In line with NF-κB activation by Tat in human monocytes, the results presented in Fig. 3 show that MAL/TIRAP degradation also paralleled the degradation of IκB, an inhibitor of NF-κB, suggesting an IκB–NF-κB dissociation, p65–NF-κB nuclear translocation, and its proteasomal degradation. To further explore the implication of the MyD88 pathway in Tat-induced NF-κB activation, we used a cellular model comprising HEK293 cells stably transfected with TLR4 in association with its cofactors, CD14 and MD2 (HEK TLR4/MD2-CD14 cells). Before stimulation with Tat, HEK TLR4/MD2-CD14 cells were transiently cotransfected with two plasmids, the first carrying the gene for SEAP under the control of NF-κB and the second carrying the gene for β-galactosidase under the control of a constitutively active promoter, used for normalization. To evaluate the relationship of MyD88 and its adaptor MAL/TIRAP to NF-κB, SEAP/β-galactosidase-cotransfected HEK TLR4/MD2-CD14 cells were also transfected with escalating amounts of siRNA specific to MyD88 or MAL before their treatment with the HIV-1 Tat protein, and SEAP and β-galactosidase activities were determined 48 h later. In the presence of MyD88 siRNA (si-MyD88), a dose-response inhibition was observed (Fig. 5B). With 1 μg of si-MyD88, an inhibition of about 40% of SEAP activity was obtained (Fig. 5B). In a positive-control experiment in the presence of 1 μg of siRNA specific to TLR4, a similar inhibition of Tat-induced TLR4 signaling (about 40%) was observed (Fig. 5B). In line with the data obtained with macrophages from MAL/TIRAP KO mice (Fig. 3), only a relatively weak inhibition was observed with MAL siRNA (Fig. 5B). HEK TLR4/MD2-CD14 cell transfection with siRNA specific to TLR2, used as a negative control, had no effect on Tat-induced SEAP activity (Fig. 5B). These results show that MyD88 is an essential adaptor that is recruited following TLR4 engagement by the HIV-1 Tat protein to activate NF-κB and to trigger the production of IL-10 and TNF-α, while TIRAP/MAL is partially required and TRIF seems to be essential only for IL-10 production. As a control, the same experiment was performed with the natural TLR4 ligand LPS (see Fig. S2 in the supplemental material). The results show that in the HEK TLR4/MD2-CD14 cell line, NF-κB activation by LPS is tightly dependent on TLR4, MyD88, and TIRAP/MAL expression but independent of TLR2 expression (see Fig. S2).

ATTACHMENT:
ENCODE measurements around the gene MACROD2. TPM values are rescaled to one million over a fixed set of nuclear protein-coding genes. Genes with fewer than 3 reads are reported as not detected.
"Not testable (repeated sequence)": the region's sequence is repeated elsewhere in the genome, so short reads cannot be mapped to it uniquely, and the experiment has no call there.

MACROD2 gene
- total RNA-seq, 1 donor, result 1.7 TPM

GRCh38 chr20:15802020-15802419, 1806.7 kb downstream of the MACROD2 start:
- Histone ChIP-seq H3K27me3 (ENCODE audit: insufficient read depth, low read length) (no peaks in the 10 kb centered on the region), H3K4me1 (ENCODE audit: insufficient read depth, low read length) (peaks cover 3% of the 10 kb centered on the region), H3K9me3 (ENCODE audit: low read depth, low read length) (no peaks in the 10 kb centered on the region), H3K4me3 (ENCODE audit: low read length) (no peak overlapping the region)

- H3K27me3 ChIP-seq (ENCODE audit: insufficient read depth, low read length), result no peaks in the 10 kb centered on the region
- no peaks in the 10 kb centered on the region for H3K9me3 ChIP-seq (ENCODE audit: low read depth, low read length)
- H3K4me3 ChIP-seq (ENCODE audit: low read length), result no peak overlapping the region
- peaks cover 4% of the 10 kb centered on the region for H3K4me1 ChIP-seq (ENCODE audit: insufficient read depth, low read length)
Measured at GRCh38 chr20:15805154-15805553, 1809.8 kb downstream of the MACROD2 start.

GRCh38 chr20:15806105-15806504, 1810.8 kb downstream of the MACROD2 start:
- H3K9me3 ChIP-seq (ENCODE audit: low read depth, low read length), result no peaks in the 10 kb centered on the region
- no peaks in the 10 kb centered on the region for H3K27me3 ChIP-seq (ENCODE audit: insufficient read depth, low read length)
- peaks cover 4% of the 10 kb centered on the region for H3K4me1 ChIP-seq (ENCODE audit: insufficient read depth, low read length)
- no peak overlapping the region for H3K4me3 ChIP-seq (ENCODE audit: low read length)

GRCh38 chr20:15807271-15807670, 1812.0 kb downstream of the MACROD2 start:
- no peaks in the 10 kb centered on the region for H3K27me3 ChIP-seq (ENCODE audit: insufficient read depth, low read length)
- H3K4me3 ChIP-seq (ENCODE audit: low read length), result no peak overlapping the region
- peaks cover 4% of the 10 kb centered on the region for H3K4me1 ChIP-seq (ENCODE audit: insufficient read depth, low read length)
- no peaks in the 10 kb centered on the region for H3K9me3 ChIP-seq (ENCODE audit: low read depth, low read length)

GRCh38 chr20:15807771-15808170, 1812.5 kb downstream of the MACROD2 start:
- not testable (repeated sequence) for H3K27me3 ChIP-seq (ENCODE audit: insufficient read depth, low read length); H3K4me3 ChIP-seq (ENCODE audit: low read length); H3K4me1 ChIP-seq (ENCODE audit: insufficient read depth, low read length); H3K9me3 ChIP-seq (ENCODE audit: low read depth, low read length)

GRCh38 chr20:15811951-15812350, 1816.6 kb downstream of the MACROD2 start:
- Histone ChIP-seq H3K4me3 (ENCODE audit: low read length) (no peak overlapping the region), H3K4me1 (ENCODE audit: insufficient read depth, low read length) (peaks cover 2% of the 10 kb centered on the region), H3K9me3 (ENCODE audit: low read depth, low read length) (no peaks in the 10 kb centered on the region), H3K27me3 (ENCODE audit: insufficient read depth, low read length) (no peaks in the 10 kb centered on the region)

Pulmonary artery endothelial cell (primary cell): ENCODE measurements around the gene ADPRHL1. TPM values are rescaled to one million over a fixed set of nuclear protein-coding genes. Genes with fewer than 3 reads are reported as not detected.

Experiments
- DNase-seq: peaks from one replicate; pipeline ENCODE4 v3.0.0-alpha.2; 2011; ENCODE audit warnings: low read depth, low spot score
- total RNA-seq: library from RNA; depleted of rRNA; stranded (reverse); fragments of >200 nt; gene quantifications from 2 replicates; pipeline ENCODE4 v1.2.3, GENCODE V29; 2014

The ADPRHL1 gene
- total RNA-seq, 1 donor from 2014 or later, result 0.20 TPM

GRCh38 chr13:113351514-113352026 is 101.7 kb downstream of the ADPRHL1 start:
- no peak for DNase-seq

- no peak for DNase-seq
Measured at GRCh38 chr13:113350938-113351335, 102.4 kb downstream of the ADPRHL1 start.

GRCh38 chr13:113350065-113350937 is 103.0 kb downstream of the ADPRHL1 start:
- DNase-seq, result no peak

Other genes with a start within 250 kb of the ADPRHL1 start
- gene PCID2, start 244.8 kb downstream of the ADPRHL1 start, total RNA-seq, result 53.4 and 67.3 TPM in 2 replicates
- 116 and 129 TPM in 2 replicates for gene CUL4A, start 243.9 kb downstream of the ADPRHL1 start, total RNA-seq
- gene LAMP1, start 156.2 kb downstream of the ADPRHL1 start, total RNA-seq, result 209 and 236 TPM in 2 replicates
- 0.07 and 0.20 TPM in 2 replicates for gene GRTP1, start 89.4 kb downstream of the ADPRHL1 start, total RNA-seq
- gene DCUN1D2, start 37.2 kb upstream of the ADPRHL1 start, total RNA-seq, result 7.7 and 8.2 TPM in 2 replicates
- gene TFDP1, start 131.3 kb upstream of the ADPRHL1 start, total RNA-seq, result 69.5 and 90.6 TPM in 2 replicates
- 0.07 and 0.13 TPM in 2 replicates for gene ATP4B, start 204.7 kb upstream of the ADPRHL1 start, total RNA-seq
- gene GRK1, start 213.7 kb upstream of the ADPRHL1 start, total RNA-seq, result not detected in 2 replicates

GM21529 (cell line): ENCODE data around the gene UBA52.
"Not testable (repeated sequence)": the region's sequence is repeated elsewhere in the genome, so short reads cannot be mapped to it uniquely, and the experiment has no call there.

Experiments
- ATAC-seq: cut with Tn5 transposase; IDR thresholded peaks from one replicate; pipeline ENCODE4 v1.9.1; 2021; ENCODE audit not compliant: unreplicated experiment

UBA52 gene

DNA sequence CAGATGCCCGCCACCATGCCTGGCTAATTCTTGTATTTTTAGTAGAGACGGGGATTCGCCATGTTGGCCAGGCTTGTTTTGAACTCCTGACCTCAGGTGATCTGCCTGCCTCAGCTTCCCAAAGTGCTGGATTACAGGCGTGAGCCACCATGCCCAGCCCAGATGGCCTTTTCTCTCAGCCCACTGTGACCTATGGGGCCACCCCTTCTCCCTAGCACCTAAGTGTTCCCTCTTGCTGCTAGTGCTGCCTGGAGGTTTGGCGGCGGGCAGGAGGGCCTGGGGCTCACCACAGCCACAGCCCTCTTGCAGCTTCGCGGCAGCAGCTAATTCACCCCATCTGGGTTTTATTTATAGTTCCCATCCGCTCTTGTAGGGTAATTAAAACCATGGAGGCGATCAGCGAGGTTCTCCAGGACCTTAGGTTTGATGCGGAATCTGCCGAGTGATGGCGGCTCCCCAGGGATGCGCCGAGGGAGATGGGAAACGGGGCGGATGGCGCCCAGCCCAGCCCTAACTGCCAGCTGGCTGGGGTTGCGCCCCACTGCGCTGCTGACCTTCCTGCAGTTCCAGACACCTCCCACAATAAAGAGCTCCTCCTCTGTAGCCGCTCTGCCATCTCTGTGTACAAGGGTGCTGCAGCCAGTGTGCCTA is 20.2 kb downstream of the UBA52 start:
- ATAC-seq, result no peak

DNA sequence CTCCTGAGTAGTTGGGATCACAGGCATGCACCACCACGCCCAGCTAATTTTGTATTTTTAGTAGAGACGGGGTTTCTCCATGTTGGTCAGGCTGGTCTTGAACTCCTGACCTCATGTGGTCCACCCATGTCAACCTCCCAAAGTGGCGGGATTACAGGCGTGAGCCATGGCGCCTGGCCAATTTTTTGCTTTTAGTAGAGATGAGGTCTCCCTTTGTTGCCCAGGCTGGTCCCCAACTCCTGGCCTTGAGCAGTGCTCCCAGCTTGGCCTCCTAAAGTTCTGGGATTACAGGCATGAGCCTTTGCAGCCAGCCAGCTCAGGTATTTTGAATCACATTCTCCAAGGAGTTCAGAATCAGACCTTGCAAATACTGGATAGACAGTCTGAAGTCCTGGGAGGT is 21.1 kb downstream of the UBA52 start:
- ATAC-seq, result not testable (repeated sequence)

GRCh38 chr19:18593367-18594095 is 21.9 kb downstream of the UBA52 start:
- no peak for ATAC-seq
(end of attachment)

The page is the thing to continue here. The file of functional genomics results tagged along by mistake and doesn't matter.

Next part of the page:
Role of the TLR4 pathway in the activation of PKC and MAP kinases p38 and ERK1/2.

The interrelation between the engagement of the TLR4 pathway by the Tat protein and the downstream activation of PKC and MAP kinases p38 and ERK1/2 was then investigated.

First, the role of the TLR4 pathway in the activation of the PKC pathway by Tat was evaluated. Previously, our group showed that the HIV-1 Tat protein was able to activate PKC isoforms α, βII, δ, and ε (38). We also demonstrated that among these Tat-activated PKC isoforms, only PKC-βII and -δ were essential for Tat-induced TNF-α and IL-10 production in human monocytes (38, 39). To understand whether the activation of PKC-βII and PKC-δ by Tat is TLR4 dependent, the present work tested the effect of anti-TLR4 blocking antibodies on Tat-induced PKC activation in human monocytes. The results presented in Fig. 6A show that the treatment of human monocytes with the Tat protein or PMA (positive control) induced the activation of PKC-βII and PKC-δ as demonstrated by their translocation from the cytoplasmic to the membrane compartment. In fact, in their inactive forms, the PKC isoforms are localized in the cytoplasm, but upon activation, they adopt conformational changes and translocate to the membrane. This translocation to the membrane compartment is used as a signature of PKC activation. However, when the activation was performed in the presence of anti-TLR4 blocking antibodies, an almost complete inhibition of PKC-βII was observed (Fig. 6A), while under the same conditions, Tat-induced PKC-δ did not seem to be impaired significantly (Fig. 6A).

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FIG 6